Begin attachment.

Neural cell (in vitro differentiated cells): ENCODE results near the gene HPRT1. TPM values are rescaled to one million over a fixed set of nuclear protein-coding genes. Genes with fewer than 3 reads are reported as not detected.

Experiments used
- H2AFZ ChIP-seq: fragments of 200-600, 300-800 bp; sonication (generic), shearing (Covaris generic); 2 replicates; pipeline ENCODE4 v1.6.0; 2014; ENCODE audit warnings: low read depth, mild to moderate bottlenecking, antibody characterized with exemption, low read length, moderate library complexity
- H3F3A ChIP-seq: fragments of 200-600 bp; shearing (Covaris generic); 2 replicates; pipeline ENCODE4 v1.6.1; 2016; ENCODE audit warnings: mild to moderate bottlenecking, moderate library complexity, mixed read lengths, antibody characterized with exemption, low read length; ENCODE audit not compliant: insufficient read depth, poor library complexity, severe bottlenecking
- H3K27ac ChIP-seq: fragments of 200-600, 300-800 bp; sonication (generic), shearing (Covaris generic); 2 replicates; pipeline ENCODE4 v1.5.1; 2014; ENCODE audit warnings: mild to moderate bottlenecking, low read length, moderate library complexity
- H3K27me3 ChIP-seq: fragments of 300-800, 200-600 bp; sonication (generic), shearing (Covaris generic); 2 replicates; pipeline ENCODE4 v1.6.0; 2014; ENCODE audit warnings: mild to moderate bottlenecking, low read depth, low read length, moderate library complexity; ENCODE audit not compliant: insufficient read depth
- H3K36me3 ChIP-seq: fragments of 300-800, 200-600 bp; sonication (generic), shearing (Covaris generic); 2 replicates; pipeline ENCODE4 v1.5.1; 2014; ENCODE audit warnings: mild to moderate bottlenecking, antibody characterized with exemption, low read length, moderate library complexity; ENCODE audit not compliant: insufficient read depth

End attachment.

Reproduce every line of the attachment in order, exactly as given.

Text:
Neural cell (in vitro differentiated cells): ENCODE results near the gene HPRT1. TPM values are rescaled to one million over a fixed set of nuclear protein-coding genes. Genes with fewer than 3 reads are reported as not detected.

Experiments used
- H2AFZ ChIP-seq: fragments of 200-600, 300-800 bp; sonication (generic), shearing (Covaris generic); 2 replicates; pipeline ENCODE4 v1.6.0; 2014; ENCODE audit warnings: low read depth, mild to moderate bottlenecking, antibody characterized with exemption, low read length, moderate library complexity
- H3F3A ChIP-seq: fragments of 200-600 bp; shearing (Covaris generic); 2 replicates; pipeline ENCODE4 v1.6.1; 2016; ENCODE audit warnings: mild to moderate bottlenecking, moderate library complexity, mixed read lengths, antibody characterized with exemption, low read length; ENCODE audit not compliant: insufficient read depth, poor library complexity, severe bottlenecking
- H3K27ac ChIP-seq: fragments of 200-600, 300-800 bp; sonication (generic), shearing (Covaris generic); 2 replicates; pipeline ENCODE4 v1.5.1; 2014; ENCODE audit warnings: mild to moderate bottlenecking, low read length, moderate library complexity
- H3K27me3 ChIP-seq: fragments of 300-800, 200-600 bp; sonication (generic), shearing (Covaris generic); 2 replicates; pipeline ENCODE4 v1.6.0; 2014; ENCODE audit warnings: mild to moderate bottlenecking, low read depth, low read length, moderate library complexity; ENCODE audit not compliant: insufficient read depth
- H3K36me3 ChIP-seq: fragments of 300-800, 200-600 bp; sonication (generic), shearing (Covaris generic); 2 replicates; pipeline ENCODE4 v1.5.1; 2014; ENCODE audit warnings: mild to moderate bottlenecking, antibody characterized with exemption, low read length, moderate library complexity; ENCODE audit not compliant: insufficient read depth